> IDNA can only be DNS value added, not as an alternative system, even
> embedded.. The only alternative system would be to study, specify,
> experiment a new DNS. IMHO it cannot be done in two minutes (IMO it will
> take years and due to the political implications that it is a big, big
> ahead which will involved 190 countries universities, Telcos, Govs,
> communities). I also think it cannot be done one shot. This is why I
> suggest to look into DNS.2 (improving stabilizing the system, its
> operational architecture, its political insertion, etc... in compatible
> with the current DNS - I do not even know if we need to increase the
> character set). This is why I also work on top of it on extended DNS
> services, like IDNA, authetification, access engines, etc (DNS+). This is
> the rational of the Dot-Root proposition ( http://dot-root.com ) still in
> infancy and only partly documented in English. But with gaining interest.
> So I only consider serious and conform use of the DNS: the rule and the
> bible. Errors/tricks in using it are of no concern to me. Errors and
> do not make the basis for a rule (this is a basis of the Roman Law and of
> social life).
> There is a hierarchy of the addressing information. That hierarchy is
> necessary to get the next info. There is no use to know an ASCII or
> the forename of someone if you do not know the name, the city and the
> country. The way you write that information does not make it different.
> Question: are there existing additional hierarchies in postal (brainware)
> addressing? ie something the mailman need to chose between different mail
> destination - and or mail path?
> - not the title (Mr, Mrs, Dr, M. Mme, Snr, M.M., Her, Esq. etc...)
> - not the type of information: a nickname is accepted as long as the layer
> below accepts it. I mean than "Jack" is accepted for "John" in an Irish
> family and "Jefsey Morfin" will be accepted in the "Morfin" mailbox.
> - partly the service : is it a hierarchy/an added information in the
> hierarchy? Postal Services all over the world use "Port Payé" or "Port
> The same as all the DNS Managers use "MX". The routing: "AirMail" or
> "ParAvion". (note: these hierarchies are not in naming. They are used when
> applying before or in parallel to the routing).
> - the scripting is an intuitive (real) hierarchy: is the scripting local
> the sender, to the sendee or international scripting? Usually only
> international and sendee scriptings are accepted. The place where the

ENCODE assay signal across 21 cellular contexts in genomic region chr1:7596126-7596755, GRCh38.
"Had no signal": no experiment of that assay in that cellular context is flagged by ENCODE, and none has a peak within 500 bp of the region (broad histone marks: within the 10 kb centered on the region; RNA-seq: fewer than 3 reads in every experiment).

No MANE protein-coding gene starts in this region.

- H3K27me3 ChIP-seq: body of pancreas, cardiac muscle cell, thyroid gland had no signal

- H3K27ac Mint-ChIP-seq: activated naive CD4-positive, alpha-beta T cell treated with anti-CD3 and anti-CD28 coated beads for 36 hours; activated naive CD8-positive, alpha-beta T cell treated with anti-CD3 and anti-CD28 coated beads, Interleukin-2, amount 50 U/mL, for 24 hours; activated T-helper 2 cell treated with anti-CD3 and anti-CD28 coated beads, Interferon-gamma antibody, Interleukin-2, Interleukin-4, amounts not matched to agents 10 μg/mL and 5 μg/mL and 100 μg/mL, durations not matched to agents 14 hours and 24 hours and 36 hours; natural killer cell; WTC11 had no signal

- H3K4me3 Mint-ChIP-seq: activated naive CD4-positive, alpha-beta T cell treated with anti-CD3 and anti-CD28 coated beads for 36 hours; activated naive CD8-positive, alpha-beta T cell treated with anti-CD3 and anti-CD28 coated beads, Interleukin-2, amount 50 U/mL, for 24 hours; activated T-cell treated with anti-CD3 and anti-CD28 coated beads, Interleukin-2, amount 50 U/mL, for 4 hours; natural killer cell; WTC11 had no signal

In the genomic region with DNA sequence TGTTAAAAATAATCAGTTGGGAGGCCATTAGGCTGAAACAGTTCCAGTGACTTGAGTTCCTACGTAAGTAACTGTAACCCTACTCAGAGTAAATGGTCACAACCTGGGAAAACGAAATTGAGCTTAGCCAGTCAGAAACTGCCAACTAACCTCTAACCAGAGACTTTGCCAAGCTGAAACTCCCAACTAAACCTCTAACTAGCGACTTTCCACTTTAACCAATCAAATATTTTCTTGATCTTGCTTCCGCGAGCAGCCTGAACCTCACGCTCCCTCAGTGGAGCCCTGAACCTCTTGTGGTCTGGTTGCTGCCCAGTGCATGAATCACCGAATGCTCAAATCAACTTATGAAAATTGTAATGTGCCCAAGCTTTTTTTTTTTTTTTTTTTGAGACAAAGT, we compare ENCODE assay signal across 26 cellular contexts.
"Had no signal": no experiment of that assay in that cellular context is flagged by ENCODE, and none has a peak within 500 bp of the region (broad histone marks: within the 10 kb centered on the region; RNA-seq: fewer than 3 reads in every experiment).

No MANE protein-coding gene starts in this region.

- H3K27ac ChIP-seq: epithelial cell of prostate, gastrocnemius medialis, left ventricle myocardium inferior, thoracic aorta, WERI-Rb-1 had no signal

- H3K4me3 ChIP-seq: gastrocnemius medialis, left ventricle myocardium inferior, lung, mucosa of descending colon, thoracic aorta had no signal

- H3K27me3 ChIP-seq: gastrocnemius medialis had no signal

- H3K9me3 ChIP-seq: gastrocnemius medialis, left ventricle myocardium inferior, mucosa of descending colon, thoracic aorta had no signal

> discrimination is carried is the first point where a scripting is not
> understood anymore. In some cases it can go beyond through an alternative
> path: in adding "c/o some go-between" who will translate.
> 4. access engine. To understand the way I am going to use IDNA+, and why,
> one has to understand the access engine concept. I name and develop
> engines" DNS resolvers which use an extended resolution strategy. For
> example my domain name is http://utel.net . There is no access engine
> implemented there, but http://jefsey.morfin.utel.net could accept the call
> as the default for utel.net and resolve the 3 and 4LD as
> jefsey.morfin.utel.net, morfin.jefsey, jefsey, morfin, vacations etc...
> This kind of OPES provides a directory service but also an easy ULD (upper
> level domains) management system in using LDAP like system or more
> directory solutions, etc...
> This means that I have no problem to introduce transparently punnycode
> support in my existing names. http://U+xxxU+yyyyU+zzzz.utel.net are OK.
> The access engine resolves in two ways. Either as a reroute or as a normal
> DNS server. This depends on the economics and on the user system
> architecture. They are transparent. http://jefsey.utel.net can resolve one
> day as a reroute to http://jefsey.com and the next day as a CNAME for
> http://jefsey.com. I note that the test for a French application supports
> 1.500.000 names with a target for 150.000.000, with some added value
> variations (abbreviations, accents,e ct) what corresponds to billions of
> names. The DNS could not support all this, but provide a stable, simple,
> existing support for the ULDs.
> These access names are either free or cheap and will be legally enforced
> one day (we will support the national IDs, immotic telemates, etc). We
> cannot plan to spend much energy to support billions of names for millions
> of people.
> Obviously these names must be transparent to different accepted writings:
> upper, lower, accentuated cases. "eleve" must be bijective with "élève".
> That engine can to some extend accept the most common typos and the
> sound-alike wording. But it will not easily accept that a French "O" is
> replaced by a Greek "o".
> 5. legal issues. Due to the IETF current lack of documentation between the
> software domain name as an alphanumeric pointer to an IP address, and the
> brainware mnemonic cannonic/alias to a domain name, there are out of
> context laws/jurisprudence such as ACPA, Whois, etc. we must live with.
> I do not want to run into endless UDRPs and "a la Joe Sims" contractual
> issues because a Chinese way to write something will print on all the
> French non-IDNA displays and printers as "iesg-ibm.fr" or as a racist
> Not a minute nor single penny to spend helping other to understand if what